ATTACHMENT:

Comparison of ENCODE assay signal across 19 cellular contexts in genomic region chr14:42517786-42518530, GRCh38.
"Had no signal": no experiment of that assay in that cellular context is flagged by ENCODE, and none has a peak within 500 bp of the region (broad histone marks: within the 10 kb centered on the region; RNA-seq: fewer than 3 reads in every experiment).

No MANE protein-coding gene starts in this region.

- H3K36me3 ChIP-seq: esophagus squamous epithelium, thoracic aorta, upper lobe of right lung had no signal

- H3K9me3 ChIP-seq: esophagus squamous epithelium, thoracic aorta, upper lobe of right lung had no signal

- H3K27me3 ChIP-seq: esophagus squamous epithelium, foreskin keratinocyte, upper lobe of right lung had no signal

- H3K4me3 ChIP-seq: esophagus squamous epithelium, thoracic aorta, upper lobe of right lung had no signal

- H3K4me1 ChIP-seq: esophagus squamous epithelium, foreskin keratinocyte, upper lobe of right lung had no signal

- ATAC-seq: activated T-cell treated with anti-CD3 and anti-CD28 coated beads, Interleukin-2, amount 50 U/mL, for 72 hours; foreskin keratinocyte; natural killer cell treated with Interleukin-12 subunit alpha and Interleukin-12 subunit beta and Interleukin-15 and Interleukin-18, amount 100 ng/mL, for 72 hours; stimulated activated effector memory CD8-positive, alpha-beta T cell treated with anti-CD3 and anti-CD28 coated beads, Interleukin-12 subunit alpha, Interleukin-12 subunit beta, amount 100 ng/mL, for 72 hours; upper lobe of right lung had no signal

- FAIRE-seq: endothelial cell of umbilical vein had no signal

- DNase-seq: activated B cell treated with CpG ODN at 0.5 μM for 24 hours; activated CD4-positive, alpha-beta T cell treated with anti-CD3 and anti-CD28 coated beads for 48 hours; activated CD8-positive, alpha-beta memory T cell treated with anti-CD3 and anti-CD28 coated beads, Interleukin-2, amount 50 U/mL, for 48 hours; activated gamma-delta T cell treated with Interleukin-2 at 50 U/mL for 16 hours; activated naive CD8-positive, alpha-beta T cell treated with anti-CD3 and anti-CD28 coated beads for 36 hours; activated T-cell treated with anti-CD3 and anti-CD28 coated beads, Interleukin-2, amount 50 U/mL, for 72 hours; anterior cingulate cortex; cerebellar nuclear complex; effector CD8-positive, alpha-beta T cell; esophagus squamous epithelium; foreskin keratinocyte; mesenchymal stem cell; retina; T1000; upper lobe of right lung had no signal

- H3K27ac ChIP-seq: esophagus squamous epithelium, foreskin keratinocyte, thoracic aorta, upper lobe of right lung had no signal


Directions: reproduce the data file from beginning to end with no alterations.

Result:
Comparison of ENCODE assay signal across 19 cellular contexts in genomic region chr14:42517786-42518530, GRCh38.
"Had no signal": no experiment of that assay in that cellular context is flagged by ENCODE, and none has a peak within 500 bp of the region (broad histone marks: within the 10 kb centered on the region; RNA-seq: fewer than 3 reads in every experiment).

No MANE protein-coding gene starts in this region.

- H3K36me3 ChIP-seq: esophagus squamous epithelium, thoracic aorta, upper lobe of right lung had no signal

- H3K9me3 ChIP-seq: esophagus squamous epithelium, thoracic aorta, upper lobe of right lung had no signal

- H3K27me3 ChIP-seq: esophagus squamous epithelium, foreskin keratinocyte, upper lobe of right lung had no signal

- H3K4me3 ChIP-seq: esophagus squamous epithelium, thoracic aorta, upper lobe of right lung had no signal

- H3K4me1 ChIP-seq: esophagus squamous epithelium, foreskin keratinocyte, upper lobe of right lung had no signal

- ATAC-seq: activated T-cell treated with anti-CD3 and anti-CD28 coated beads, Interleukin-2, amount 50 U/mL, for 72 hours; foreskin keratinocyte; natural killer cell treated with Interleukin-12 subunit alpha and Interleukin-12 subunit beta and Interleukin-15 and Interleukin-18, amount 100 ng/mL, for 72 hours; stimulated activated effector memory CD8-positive, alpha-beta T cell treated with anti-CD3 and anti-CD28 coated beads, Interleukin-12 subunit alpha, Interleukin-12 subunit beta, amount 100 ng/mL, for 72 hours; upper lobe of right lung had no signal

- FAIRE-seq: endothelial cell of umbilical vein had no signal

- DNase-seq: activated B cell treated with CpG ODN at 0.5 μM for 24 hours; activated CD4-positive, alpha-beta T cell treated with anti-CD3 and anti-CD28 coated beads for 48 hours; activated CD8-positive, alpha-beta memory T cell treated with anti-CD3 and anti-CD28 coated beads, Interleukin-2, amount 50 U/mL, for 48 hours; activated gamma-delta T cell treated with Interleukin-2 at 50 U/mL for 16 hours; activated naive CD8-positive, alpha-beta T cell treated with anti-CD3 and anti-CD28 coated beads for 36 hours; activated T-cell treated with anti-CD3 and anti-CD28 coated beads, Interleukin-2, amount 50 U/mL, for 72 hours; anterior cingulate cortex; cerebellar nuclear complex; effector CD8-positive, alpha-beta T cell; esophagus squamous epithelium; foreskin keratinocyte; mesenchymal stem cell; retina; T1000; upper lobe of right lung had no signal

- H3K27ac ChIP-seq: esophagus squamous epithelium, foreskin keratinocyte, thoracic aorta, upper lobe of right lung had no signal